Gulf Air too has said the US will one day feature among its destination offerings, but for now it serves America exclusively through its codeshare agreement with American Airlines, which it offers through London. That situation is unlikely to change in the short term, according to vice president for network, John Shepley, as the carrier simply does not have the fleet to serve the US. Its current long-haul workhorse — the A340-300 — does not have the legs to make the Bahrain-New York hop.
The carrier has explored numerous avenues around this technical constraint, initially with a view towards serving Sydney non-stop (it currently flies to Australia’s largest city via Singapore). Shepley says that the carrier considered taking on some of the A340-500s that Air Canada ordered but never took possession of, but came away from the analysis doubtful that the aircraft could facilitate profitable flying, especially with today’s oil prices. “The aeroplane burns 23% more fuel than the -300, and has considerably less capacity. We just did not think we could get a high enough yield on 240 seats to make any money.”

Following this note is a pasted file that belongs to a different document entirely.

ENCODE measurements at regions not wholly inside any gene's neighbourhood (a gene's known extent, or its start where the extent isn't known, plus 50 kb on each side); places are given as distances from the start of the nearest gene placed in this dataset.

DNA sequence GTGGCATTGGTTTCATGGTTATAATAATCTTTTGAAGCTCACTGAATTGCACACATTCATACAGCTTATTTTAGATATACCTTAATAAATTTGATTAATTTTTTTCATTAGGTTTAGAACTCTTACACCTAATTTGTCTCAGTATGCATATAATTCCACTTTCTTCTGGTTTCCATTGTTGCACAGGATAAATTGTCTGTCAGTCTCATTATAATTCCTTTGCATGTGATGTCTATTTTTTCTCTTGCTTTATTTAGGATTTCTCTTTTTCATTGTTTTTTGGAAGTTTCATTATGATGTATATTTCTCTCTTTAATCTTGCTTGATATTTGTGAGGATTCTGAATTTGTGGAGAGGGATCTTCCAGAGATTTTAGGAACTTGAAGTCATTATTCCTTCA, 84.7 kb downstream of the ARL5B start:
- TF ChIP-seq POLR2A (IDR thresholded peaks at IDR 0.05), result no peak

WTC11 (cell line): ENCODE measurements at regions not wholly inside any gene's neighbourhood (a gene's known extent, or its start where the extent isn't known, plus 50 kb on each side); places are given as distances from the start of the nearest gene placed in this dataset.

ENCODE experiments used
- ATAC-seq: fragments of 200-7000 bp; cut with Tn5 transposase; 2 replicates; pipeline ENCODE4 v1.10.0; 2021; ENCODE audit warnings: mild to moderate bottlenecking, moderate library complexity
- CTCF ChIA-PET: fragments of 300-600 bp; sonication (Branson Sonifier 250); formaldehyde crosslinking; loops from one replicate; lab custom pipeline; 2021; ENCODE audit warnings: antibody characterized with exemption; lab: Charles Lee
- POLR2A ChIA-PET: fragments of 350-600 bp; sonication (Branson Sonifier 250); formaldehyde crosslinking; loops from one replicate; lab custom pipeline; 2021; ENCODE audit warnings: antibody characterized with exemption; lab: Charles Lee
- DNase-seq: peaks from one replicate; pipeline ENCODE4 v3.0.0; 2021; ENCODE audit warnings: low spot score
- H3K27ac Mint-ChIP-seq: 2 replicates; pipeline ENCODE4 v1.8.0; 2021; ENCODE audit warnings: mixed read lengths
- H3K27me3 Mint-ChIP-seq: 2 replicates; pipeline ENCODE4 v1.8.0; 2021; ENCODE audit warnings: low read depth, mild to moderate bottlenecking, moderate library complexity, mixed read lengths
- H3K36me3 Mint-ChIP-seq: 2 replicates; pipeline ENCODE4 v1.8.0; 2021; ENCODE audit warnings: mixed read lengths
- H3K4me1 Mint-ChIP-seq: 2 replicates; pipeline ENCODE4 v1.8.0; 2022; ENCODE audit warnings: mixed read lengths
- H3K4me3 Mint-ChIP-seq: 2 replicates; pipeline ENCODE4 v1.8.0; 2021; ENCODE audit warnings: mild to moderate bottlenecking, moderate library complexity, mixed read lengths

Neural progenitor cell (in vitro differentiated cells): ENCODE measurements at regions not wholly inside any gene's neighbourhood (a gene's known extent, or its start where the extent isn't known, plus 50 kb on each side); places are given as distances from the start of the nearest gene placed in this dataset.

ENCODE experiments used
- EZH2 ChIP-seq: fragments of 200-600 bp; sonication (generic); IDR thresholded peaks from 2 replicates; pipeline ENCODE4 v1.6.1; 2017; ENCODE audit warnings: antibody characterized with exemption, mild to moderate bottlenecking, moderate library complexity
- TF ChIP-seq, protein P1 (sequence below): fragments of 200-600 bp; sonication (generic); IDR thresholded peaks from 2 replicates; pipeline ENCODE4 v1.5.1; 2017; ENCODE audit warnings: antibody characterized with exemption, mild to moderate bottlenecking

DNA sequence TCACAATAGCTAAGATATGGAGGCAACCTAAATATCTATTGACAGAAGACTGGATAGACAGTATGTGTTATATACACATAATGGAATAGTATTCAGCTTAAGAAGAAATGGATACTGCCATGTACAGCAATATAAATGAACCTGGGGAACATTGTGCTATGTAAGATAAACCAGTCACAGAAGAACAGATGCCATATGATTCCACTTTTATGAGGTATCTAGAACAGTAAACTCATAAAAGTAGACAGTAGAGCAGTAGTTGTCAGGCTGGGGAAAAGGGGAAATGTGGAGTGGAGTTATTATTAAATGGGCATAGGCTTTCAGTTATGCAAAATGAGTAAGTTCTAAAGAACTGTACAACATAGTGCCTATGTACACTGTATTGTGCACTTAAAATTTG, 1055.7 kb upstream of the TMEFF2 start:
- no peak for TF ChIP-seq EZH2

Even so, Shepley says that the carrier will serve the US, something he says it will have to do to remain competitive in the region. Putting forth 2007 as the likely roll-out date, he says Gulf Air will probably undertake a re-fleeting exercise in the next half year, and that this project will likely see more fuel-efficient aircraft, such as Boeing’s 787 or the Airbus A350, join the company’s stable. He also says that it is possible that a US carrier would fly to Bahrain with the Gulf Air code.
Commenting on the ostensible success of Emirates’ service, he adds: “Adding the US to their route map has much bigger benefits to their network than adding their main hubs will have for ours. Without a connecting complex behind it, it is tough to make those markets work for US carriers.” For his part, Shepley concedes that getting a US codeshare partner to make the long flight to Bahrain will be a tough sell, and that Gulf Air therefore anticipates flying the route itself.